The best sunsets
The golden hour should be accompanied by a golden beer. These restaurants have wonderful views and serve delicious meals.
Jetty 1905, Swakopmund
Book a table next to the window at Swakopmund’s Jetty 1905 and watch the day wind down.
There’s sushi on the menu, plus light seafood meals like grilled sardines with fresh salsa and toast (R65), black mussel pot (R95) and a seafood kebab with kingklip, mussels, prawns, litchis, onions, calamari and chips (R95). Main dishes include chicken and prawn curry (R185), grilled sole with potato and green beans (R135), peppercorn-crusted tuna medallions, pickled ginger and mash (R185) and springbok sirloin with sweet potato chips (R210). Where? At the end of the Swakopmund jetty. GPS: S22.68084 E14.52172 Opening times: Tuesday to Thursday from noon to 2.30 pm, and 5 pm to 10 pm; Sunday noon to 9 pm. Contact: 00 264 64 405 664; jetty1905.com
The Tug Restaurant, Swakopmund
You won’t easily tire of all the German beer in Swakopmund, but should there come a day when you long for a South African wine, The Tug is the place to go. They have about 150 varieties on offer: KWV, De Grendel, Rust en Vrede, Kleine Zalze… You’ll definitely find something to suit your taste and budget.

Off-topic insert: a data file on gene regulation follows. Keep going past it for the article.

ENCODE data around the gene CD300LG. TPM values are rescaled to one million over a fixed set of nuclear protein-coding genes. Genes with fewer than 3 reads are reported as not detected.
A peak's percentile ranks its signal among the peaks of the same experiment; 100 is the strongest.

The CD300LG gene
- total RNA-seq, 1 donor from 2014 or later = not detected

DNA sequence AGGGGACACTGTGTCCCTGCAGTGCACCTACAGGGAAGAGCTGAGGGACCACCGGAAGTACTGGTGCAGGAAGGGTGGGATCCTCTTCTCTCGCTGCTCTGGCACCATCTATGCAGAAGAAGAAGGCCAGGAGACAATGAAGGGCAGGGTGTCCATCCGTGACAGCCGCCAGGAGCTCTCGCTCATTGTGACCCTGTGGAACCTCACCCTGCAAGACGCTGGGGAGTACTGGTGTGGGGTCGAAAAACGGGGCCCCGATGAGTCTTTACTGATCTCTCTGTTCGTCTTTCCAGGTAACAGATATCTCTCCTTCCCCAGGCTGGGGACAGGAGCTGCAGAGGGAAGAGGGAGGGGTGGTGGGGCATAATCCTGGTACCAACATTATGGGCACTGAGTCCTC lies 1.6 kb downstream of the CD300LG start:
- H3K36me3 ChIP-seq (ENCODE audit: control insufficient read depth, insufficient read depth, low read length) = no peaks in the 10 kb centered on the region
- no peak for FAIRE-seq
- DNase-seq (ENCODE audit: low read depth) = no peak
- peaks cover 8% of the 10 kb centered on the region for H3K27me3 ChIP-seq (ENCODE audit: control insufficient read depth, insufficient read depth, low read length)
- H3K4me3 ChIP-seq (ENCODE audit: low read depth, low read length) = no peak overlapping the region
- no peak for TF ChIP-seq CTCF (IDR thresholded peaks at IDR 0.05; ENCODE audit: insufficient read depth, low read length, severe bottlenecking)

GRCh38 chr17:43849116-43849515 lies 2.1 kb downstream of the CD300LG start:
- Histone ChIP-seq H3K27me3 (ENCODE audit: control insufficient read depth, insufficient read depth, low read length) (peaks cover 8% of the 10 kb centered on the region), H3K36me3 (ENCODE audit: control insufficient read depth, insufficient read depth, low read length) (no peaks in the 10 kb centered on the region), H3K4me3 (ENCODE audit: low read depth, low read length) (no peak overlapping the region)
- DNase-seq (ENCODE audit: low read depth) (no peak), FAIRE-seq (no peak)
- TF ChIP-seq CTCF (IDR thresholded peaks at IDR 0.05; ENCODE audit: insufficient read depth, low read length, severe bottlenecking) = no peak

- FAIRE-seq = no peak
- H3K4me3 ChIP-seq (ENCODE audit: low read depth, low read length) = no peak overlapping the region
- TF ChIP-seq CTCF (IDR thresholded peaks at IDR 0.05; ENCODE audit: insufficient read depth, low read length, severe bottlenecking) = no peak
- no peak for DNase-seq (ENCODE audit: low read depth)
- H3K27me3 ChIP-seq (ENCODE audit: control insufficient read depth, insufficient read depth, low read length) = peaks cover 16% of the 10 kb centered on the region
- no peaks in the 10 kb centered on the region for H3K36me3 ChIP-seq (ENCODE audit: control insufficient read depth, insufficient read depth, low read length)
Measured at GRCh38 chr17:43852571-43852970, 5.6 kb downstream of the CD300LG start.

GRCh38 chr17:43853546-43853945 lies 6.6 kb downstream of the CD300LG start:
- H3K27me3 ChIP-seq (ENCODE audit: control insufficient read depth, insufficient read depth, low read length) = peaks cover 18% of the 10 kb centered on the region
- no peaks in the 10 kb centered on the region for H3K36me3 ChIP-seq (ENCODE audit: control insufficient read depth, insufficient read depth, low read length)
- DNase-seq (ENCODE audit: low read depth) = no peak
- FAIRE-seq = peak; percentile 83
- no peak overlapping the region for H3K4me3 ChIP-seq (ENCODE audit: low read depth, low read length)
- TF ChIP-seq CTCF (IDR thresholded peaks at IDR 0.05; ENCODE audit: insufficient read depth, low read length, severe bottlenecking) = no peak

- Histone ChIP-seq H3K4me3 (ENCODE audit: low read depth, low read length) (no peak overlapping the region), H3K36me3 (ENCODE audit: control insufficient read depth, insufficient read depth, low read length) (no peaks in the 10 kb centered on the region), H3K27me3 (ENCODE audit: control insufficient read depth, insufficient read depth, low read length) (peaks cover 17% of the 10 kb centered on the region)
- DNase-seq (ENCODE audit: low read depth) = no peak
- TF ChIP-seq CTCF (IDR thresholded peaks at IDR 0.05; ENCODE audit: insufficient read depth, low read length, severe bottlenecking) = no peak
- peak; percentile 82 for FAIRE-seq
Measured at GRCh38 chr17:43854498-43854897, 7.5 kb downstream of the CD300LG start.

The restaurant is built around the Danie Hugo, a South African tugboat used in the Cape Town harbour from 1959 to 1984. The tug “retired” to
Swakop. The decor includes old wooden stepladders, storm lanterns, buoys and portholes.
The Tug is known for its seafood – their speciality is grilled kingklip (R145) with hollandaise sauce. If you’re in the mood for meat, order the lamb shank with mashed potato (R150). It’s a popular spot. If you don’t book ahead you’ll have to sit on the deck, where it can get quite chilly after sunset. Where? Next to the Swakopmund jetty. GPS: S22.68084 E14.52173 Opening times: Weekends from 5 pm to 10 pm; weekdays from noon to 3 pm and from 5 pm to 10 pm. Contact: 00 264 64 402 356; the-tug.com
Jetty 1905 The Tug
JETTY DOWN. Swakopmund’s original wooden jetty was built in 1905, but you only have to spend five minutes watching the waves pummel it to understand why it had to be replaced with a steel jetty in 1911.